Is Oregon’s Pension Promise Broken? Can it be fixed?
Oregon has sought to attract and retain the best and brightest public employees by promising fixed rates of return on pensions within the Public Employee Retirement System (PERS). Oregon originally failed, however, to adequately fund those promises. Accordingly, the Legislature reduced pensions in 2003. But when the stock market crashed, public employers still had to make up the difference. This situation begs the following questions:
- Is PERS broken? If so, can it be fixed without breaking promises to employees?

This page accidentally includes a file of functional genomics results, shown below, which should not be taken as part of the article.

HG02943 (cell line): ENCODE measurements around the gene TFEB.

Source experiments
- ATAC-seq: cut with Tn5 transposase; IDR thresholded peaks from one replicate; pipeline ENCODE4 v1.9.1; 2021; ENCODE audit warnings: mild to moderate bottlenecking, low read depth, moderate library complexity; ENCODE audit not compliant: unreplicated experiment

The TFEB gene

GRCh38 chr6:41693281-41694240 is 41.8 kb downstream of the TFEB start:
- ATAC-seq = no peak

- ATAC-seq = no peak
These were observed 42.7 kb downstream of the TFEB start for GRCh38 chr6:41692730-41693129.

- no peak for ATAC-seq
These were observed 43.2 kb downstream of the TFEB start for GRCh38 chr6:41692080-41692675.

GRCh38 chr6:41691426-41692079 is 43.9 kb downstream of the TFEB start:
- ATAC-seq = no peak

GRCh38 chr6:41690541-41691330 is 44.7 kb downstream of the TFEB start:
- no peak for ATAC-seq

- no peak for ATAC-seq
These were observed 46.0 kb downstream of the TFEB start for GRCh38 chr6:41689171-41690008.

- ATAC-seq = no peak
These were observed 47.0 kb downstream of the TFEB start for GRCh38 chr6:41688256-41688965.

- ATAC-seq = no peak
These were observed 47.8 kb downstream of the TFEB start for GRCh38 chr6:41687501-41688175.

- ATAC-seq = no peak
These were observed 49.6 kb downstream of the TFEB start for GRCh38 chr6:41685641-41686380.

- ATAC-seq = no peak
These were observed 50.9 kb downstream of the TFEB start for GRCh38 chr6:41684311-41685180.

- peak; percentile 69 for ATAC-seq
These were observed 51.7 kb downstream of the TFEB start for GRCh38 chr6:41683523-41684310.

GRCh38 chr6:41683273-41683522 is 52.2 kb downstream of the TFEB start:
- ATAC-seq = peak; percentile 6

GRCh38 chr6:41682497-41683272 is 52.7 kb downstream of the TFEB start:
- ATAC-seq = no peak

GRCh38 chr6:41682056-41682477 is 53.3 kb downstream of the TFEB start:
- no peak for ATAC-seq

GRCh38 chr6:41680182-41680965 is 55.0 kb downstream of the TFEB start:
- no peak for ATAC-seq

- How is PERS impacting other programs?
- If pensions are reduced or privatized, will Oregon need to increase wages to attract and retain quality employees?
- What are the alternatives to the current system?
- What legal, economic, and political obstacles exist to those alternatives?
- Who gets to decide, and how do we hold them accountable?
- Should Oregon retire its public retirement program, as we know it?